“I think it’s time we learnt to stop the cycle of violence, especially through invoking the forces of violence which only subjugates us either directly or in association with alien forces”, Soyinka maintained.

Concerning Dele Giwa, he said: “The court, per Justice Inyang Ekwo, has asked the Attorney General of the Federation to bring Giwa’s killers to justice because the killing violates the right to life under the Nigerian Constitution and the African Charter on Human and People’s Rights.

“What remains cogent for Dele Giwa, exists just as clamorously for Deborah Samuel. We need to have that killing re-visited, then until we obtain absolute judicial closure.

“From imprisonment, under whatever local contraption, but always in defiance of constitutional provisions, to open, brutal murders by thrill-seekers parading themselves as defenders of one faith or another – the name of Deborah Samuel is one that this nation must never be permitted to forget.”

Soyinka also recalled his relationship with PUNCH Newspaper: “I was thrown into a somewhat unique, personal, yet vicarious and intriguing relationship with PUNCH from its very beginning. I was part of the environment of its birth, and have watched its rise from the public regard of what we might call a sigh of resignation – that sigh of, ‘oh, another one in an already overcrowded field – to the status of a sturdy must-read journal, and observed its transformation through experimentation in every production department – from basic aesthetic appearance to shifts in political leaning and ideological flirtations. I have every reason to recall that last sparing in particular, and the reason is not far to seek.

“The PUNCH came to life at a critical phase of this nation’s history. Unquestionably the brainchild of one individual, its driving force both financially and creatively, that individual, the late Chief Olu Aboderin, was socio-politically impassioned, and he drew into his orbit similarly engaged minds, influential and combative. I can only speak as a peripheral observer and occasional interloper, most in the adversarial mode, so I plead guilty here to the possible upturned assessment of individual hands in the making of that institution. However, this was my assessment in those days, and I believe it tallied with the perception of most of the public.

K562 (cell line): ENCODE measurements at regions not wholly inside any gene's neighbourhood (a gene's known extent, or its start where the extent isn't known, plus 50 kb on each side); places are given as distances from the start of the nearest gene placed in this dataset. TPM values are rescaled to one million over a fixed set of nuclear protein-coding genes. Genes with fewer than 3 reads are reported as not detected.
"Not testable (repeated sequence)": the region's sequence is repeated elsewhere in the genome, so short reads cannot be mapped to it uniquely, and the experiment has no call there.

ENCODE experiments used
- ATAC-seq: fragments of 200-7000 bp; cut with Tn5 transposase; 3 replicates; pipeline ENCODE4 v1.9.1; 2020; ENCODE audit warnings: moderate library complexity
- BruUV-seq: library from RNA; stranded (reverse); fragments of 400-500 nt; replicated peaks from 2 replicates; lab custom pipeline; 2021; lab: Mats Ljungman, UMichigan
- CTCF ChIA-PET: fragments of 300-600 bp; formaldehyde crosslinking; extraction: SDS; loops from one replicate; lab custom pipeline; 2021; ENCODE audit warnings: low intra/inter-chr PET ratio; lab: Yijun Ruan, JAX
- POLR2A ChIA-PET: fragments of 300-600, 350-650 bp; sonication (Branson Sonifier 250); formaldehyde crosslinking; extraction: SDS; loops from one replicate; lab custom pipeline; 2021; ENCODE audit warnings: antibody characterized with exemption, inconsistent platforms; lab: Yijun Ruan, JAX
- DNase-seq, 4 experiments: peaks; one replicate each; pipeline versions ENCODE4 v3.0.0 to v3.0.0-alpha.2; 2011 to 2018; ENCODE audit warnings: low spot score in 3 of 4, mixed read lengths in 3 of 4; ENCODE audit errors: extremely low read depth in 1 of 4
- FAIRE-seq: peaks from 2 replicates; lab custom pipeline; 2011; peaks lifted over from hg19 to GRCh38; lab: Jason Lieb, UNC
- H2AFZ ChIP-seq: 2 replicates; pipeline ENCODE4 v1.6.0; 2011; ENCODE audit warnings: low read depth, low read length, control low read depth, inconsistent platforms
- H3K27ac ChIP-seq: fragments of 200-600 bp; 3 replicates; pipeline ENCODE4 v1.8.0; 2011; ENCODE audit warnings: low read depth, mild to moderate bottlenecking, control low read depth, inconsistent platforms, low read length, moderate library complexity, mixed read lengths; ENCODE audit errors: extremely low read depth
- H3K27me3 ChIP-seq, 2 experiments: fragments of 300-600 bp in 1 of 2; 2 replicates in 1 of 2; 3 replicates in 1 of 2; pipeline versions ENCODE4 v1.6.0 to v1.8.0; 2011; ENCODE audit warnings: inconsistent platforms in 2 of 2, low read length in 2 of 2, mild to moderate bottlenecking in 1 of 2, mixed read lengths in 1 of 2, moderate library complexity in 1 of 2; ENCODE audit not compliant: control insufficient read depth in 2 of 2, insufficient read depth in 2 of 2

“Regarding the timing, however, there can be little dispute – The PUNCH burst on the media scene with a finely tuned sense of history in the making. It emerged as if on cue as if timed to enable or reinforce a new political order that was poised over the nation, following our baptism in the font of military coups – the installation of the regime of Major-General Aguiyi-Ironsi. This was soon followed by the counter-coup that transferred power to General Yakubu Gowon. The dance macabre of musical chairs would consolidate the relegation of civil society to the margins of political relevance and deepen the fault lines of ethnic divisions, such as we are currently undergoing. At the time, however, hopes were not totally absent for the re-building of a new society on the rubble of the past, that watershed of existence for which the press invariably plays a frontal role.

“The PUNCH was not implicated in the catastrophic errors of the past, so it entered the fray with the credentials of a new eye on that past, and the potentials of a new order. There was yet another unique aspect to the profile of this newcomer to the list. Yes, indeed, it was a new conduit for national aspirations. Was it, however, a new voice? Here follows my personal take on its emergence, one that was the product of a close but also vicarious relationship. That seemingly contradicting connection evolved through the agency of a movement of which most of us here probably have never heard or may have forgotten. It was however a powerful pressure group at that critical phase of the nation’s history. It was known as the Committee of Ten and consisted of a group of young to middle-aged and middle-class intellectuals and professionals, of which Chief Aboderin was the acknowledged head.

“Permit me to end with one of my extreme convictions – I call it extreme but it is nonetheless a product of history – including contemporary actualities – if you don’t believe me, just cast your gaze in the direction of Ukraine, of Gaza or the Horn of Africa. That conviction has weathered time and localities, and declares, quite simply:…..“Let nations die, that humanity may live!”